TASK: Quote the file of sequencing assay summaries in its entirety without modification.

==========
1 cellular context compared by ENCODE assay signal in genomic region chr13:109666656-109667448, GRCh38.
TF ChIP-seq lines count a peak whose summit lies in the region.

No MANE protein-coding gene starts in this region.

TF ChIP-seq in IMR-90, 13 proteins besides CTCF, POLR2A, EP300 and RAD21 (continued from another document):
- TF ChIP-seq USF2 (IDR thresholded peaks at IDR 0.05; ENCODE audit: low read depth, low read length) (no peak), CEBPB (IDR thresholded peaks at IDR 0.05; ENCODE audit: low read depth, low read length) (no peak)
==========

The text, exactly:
1 cellular context compared by ENCODE assay signal in genomic region chr13:109666656-109667448, GRCh38.
TF ChIP-seq lines count a peak whose summit lies in the region.

No MANE protein-coding gene starts in this region.

TF ChIP-seq in IMR-90, 13 proteins besides CTCF, POLR2A, EP300 and RAD21 (continued from another document):
- TF ChIP-seq USF2 (IDR thresholded peaks at IDR 0.05; ENCODE audit: low read depth, low read length) (no peak), CEBPB (IDR thresholded peaks at IDR 0.05; ENCODE audit: low read depth, low read length) (no peak)